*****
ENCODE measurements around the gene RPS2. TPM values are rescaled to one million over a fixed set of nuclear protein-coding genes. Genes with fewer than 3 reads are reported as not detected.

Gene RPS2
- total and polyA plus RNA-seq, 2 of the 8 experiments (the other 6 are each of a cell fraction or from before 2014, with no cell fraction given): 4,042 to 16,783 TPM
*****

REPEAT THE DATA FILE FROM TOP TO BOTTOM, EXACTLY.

ENCODE measurements around the gene RPS2. TPM values are rescaled to one million over a fixed set of nuclear protein-coding genes. Genes with fewer than 3 reads are reported as not detected.

Gene RPS2
- total and polyA plus RNA-seq, 2 of the 8 experiments (the other 6 are each of a cell fraction or from before 2014, with no cell fraction given): 4,042 to 16,783 TPM